I think this may be the most revealing thing ever written on The Scholarly Kitchen. It’s hard to see a way of reading it that isn’t contemptuous of everyone outside the Magic Circle. Ideally, the great unwashed should be excluded altogether; but if we can’t do that, then at least we must tell when what to read and how to use it. Heaven forfend that we let Ordinary People make such decisions for themselves. That is for the priestly caste to do.
June 19, 2015
A while back, we noted that seriously, Apatosaurus is just nuts, as proven by the illustrations in Ostrom and McIntosh (1966: plate 12).
Now I’m posting those illustrations again, in a modified form, to make the same point. Here ya go:
Here’s what’s changed since last time:
- “Apatosaurus” excelsus is Brontosaurus again!
- I cleaned up the scans of the plates, removing all the labels
- In the lateral view, I added a reconstruction of the missing neural spine, based on that of Apatosaurus louisae (from Gilmore 1936: plate XXIV). This reconstruction first appeared in Taylor and Wedel (2013a: figure 7).
- Most importantly, I added the ventral view of the vertebra from plate 13. Only now can you properly appreciate the truly bizarre shape of this bone. (The prezygs appear to project further forward than they should because the illustrated aspect is not true ventral, but slightly anteroventral.)
If only those three views were enough to construct a 3D model by photogrammetry! Sadly, it’s not possible to get photos of the whole vertebra from different angles now, as it’s tied up in the mounted Brontosaurus skeleton at the YPM:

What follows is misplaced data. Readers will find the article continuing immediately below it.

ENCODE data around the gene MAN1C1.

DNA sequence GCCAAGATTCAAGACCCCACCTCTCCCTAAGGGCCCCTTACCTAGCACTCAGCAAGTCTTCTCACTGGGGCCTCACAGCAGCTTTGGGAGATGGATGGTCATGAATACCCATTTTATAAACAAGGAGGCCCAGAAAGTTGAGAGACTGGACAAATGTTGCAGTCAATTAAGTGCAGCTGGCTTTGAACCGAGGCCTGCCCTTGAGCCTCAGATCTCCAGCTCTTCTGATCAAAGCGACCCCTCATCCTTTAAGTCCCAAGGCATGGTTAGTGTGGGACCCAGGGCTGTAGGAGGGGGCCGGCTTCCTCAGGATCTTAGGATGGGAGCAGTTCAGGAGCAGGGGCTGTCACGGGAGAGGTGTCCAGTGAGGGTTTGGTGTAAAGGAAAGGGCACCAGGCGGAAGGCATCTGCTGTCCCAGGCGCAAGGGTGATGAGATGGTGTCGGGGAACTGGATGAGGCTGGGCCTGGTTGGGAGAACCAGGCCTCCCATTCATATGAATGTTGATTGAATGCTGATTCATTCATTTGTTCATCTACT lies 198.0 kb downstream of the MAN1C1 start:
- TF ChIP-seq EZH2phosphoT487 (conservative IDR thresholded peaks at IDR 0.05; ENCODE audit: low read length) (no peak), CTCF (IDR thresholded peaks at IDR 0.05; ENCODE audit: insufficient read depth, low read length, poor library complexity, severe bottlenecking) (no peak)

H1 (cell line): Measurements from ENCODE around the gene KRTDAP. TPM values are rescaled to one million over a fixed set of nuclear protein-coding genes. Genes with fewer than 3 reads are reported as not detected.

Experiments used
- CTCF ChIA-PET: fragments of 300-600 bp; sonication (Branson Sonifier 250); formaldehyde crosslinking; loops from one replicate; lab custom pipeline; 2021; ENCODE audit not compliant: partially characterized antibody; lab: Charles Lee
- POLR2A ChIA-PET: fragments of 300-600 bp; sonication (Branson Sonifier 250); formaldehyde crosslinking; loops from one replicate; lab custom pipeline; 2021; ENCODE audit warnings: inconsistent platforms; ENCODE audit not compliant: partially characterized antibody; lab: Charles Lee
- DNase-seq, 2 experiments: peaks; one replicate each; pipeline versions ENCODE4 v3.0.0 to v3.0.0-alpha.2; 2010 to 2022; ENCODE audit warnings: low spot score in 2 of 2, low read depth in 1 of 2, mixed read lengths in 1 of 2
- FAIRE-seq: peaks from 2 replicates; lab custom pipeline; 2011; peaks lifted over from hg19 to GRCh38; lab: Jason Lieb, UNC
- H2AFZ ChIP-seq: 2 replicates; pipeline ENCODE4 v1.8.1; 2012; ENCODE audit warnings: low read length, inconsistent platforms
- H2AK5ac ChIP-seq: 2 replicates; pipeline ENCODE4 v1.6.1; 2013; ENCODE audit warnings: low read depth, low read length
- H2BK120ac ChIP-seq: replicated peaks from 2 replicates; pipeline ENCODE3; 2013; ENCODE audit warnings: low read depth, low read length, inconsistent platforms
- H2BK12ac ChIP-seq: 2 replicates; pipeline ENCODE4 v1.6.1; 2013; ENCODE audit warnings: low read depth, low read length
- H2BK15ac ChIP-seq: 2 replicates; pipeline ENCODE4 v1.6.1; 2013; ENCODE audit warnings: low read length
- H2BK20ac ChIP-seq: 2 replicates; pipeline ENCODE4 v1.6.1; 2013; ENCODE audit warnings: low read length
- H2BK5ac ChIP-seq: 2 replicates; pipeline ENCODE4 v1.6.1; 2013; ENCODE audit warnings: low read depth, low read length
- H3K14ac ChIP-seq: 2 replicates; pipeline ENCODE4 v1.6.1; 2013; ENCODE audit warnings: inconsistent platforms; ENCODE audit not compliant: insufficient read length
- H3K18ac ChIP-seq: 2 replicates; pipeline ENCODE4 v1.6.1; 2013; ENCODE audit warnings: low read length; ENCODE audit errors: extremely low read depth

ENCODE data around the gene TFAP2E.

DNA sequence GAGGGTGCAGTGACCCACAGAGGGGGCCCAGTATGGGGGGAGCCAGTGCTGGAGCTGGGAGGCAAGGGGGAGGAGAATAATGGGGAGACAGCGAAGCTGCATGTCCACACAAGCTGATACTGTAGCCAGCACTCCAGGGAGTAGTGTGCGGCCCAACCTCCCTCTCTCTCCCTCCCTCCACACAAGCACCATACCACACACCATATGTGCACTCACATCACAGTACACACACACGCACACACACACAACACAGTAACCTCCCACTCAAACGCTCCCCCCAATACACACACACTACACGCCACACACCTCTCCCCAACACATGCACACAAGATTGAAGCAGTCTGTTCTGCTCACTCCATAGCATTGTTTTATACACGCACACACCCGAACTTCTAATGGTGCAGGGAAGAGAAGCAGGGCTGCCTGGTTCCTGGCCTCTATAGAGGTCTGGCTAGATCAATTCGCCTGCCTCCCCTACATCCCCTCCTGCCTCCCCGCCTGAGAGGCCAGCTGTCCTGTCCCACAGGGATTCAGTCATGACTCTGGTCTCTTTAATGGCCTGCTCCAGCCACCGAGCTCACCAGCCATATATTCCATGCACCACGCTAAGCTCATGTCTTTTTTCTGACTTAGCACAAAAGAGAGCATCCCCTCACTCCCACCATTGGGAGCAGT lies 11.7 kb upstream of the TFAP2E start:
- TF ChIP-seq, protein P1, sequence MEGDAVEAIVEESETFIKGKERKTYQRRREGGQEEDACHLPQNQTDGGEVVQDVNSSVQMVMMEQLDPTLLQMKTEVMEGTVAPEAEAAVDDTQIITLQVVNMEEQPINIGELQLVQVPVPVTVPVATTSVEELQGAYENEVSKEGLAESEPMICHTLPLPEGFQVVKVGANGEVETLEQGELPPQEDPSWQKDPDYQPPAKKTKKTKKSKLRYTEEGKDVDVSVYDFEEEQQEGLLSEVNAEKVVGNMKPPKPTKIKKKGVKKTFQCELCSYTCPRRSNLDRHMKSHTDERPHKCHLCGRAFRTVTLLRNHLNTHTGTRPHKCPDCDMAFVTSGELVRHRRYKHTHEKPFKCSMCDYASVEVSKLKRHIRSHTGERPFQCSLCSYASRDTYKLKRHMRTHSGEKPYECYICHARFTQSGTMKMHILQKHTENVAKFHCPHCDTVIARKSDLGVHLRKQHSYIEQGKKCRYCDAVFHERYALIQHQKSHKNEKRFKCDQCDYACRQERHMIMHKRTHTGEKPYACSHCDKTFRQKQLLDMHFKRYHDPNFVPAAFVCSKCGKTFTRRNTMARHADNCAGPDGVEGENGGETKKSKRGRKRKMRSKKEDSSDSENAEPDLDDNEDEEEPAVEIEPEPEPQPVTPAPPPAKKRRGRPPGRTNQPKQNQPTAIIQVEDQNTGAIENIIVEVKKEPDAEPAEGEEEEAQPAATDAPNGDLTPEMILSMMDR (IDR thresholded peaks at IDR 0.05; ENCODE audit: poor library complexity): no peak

The bottom line: these are some
crazy-ass morphologically distinctive vertebrae. Those ventrolaterally projecting processes that bear the cervical ribs are, for my money, the single most distinctive feature of apatosaurine sauropods. And they reach their zenith (or maybe their nadir, since they point downwards) in Brontosaurus. These processes are the reason that apatosaurs had Toblerone-shaped necks — triangular in cross-section, with the base flat or even concave. Any restoration that shows a tubular neck is way off base.
- Gilmore Charles W. 1936. Osteology of Apatosaurus, with special reference to specimens in the Carnegie Museum. Memoirs of the Carnegie Museum 11:175–300 and plates XXI–XXXIV.
- Ostrom, John H., and John S. McIntosh. 1966. Marsh’s Dinosaurs. Yale University Press, New Haven and London. 388 pages including 65 absurdly beautiful plates.
- Taylor, Michael P., and Mathew J. Wedel. 2013. Why sauropods had long necks; and why giraffes have short necks. PeerJ 1:e36. 41 pages, 11 figures, 3 tables. doi:10.7717/peerj.36